Recently watched on TV the film Heartbreak Ridge, produced, directed, and also starred by Clint Eastwood. I really loved this movie, I’ve seen it many times. But what has this movie and his main character to do with emotional intelligence?
Gunnery Sergeant Thomas Highway is one of his famous starred characters. A very tough guy, seasoned, the marine leader that everybody wanted to see in a film. And as usual it is so well performed by Clint Eastwood.
At the time I was watching the film, a reference from a book came to my mind… Some years ago I bought I book named “Search Inside Yourself: The Unexpected Path to Achieving Success, Happiness (and World Peace)“, from Chade-Meng Tan, an early Google engineer that became its Jolly Good Fellow.
Meng started a mindfulness-based emotional intelligence course at Google, that later became the book. The purpose of the course was to “achieve stellar work performance, outstanding leadership, and well-being at Google”.
This book is a great practical guide to the fundamentals of mindfulness and emotional intelligence, explained from an engineer point of view, and in a funny (Meng’s style) way.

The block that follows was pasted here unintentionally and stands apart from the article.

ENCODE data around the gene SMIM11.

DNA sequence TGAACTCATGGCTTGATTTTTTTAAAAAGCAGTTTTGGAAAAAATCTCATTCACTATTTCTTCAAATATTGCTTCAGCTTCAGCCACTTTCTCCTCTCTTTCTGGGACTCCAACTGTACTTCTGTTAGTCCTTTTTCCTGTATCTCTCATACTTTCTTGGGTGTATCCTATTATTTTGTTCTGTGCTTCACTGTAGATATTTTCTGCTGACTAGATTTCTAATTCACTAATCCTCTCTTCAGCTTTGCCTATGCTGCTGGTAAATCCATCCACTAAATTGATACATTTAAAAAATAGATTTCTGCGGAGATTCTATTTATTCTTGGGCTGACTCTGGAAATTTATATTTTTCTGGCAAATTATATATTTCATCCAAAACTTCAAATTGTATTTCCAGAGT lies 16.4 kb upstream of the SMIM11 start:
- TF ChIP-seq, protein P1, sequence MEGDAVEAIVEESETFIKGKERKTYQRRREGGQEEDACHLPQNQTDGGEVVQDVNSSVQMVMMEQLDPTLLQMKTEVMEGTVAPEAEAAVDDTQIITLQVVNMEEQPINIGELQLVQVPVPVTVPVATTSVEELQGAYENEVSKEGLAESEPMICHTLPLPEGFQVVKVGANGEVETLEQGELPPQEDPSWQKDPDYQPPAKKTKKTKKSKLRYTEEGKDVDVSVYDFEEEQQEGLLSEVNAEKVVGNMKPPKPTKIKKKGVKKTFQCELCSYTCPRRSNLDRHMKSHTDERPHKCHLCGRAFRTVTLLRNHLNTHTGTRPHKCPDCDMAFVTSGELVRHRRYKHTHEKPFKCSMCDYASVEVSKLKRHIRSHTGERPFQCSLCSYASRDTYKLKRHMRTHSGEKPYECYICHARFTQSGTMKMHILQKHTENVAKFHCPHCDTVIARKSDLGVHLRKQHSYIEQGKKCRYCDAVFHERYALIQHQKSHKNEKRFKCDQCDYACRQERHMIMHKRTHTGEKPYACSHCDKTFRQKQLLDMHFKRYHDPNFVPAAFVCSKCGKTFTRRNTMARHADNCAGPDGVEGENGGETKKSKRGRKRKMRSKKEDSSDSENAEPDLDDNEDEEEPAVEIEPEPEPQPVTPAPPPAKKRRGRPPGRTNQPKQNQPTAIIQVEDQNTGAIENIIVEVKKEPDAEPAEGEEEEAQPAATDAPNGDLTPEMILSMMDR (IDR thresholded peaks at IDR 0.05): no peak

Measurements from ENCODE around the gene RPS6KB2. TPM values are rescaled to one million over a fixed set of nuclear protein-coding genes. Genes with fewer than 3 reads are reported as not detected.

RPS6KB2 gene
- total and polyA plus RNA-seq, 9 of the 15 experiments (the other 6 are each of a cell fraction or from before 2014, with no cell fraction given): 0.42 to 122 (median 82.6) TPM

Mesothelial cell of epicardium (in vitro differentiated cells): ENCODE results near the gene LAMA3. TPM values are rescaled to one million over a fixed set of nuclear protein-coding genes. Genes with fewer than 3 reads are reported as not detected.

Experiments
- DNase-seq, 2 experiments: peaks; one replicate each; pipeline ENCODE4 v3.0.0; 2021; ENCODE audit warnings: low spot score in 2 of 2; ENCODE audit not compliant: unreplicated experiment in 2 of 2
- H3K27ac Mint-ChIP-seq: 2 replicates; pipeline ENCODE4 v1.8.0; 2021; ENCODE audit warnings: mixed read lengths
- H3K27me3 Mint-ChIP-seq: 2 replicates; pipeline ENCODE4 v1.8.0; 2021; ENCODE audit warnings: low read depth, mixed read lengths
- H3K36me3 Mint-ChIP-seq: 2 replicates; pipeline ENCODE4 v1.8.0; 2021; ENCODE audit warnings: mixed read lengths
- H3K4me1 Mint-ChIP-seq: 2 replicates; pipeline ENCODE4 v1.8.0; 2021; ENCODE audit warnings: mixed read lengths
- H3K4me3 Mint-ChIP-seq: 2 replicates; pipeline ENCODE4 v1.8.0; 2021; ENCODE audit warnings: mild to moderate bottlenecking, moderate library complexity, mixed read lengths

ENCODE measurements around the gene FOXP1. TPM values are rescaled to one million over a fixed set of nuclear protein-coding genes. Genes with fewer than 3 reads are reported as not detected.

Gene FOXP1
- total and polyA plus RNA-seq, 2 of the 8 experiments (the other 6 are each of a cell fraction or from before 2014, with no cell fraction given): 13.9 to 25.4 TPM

And now you will be probably asking: What has this to do with Sergeant Tom Highway?
In the book, when it came to emotional intelligence leadership, mentioned a study made by Wallace Bachman with the U.S. Navy. (“Nice Guys Finish First: A SYMLOG Analysis of U.S. Naval Commands,” in SYMLOG Practitioner, ed. Polley, Hare, and Stone (New York: Praeger, 1988), pp. 133-153.). Bachman’s study is frequently used in Daniel Goleman‘s books.
That study showed that the most effective U.S. Navy commanders are more positive and outgoing, more emotionally expressive and dramatic, warmer and more sociable (including smiling more), friendlier and more democratic, more cooperative, more likable and ‘fun to be with,’ more appreciative and trustful, and even gentler than those who were merely average.
So, returning to the example of sergeant Tom Highway, and many other related movie films, what you would expect from military leadership is people “barking” orders and expecting to be obeyed.
But surprisingly, what distinguishes the best leaders from the merely average ones is emotional intelligence. The best military commanders are basically nice people who are fun to be with.
And we shouldn’t be surprised because we all already intuitively understand the importance of emotional intelligence in leadership. But this one is a great example of its importance no matter the job, place, environment, or situation.
Maybe it is not fair to use Sergeant Thomas Highway’s character, when his aim was to help grow and protect his men. But it was the excuse to introduce the interesting fact that, independent of Hollywood’s idea of military, best leaders are just nice guys.
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Thanks for reading!
Also published on Medium.
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Also published on Medium.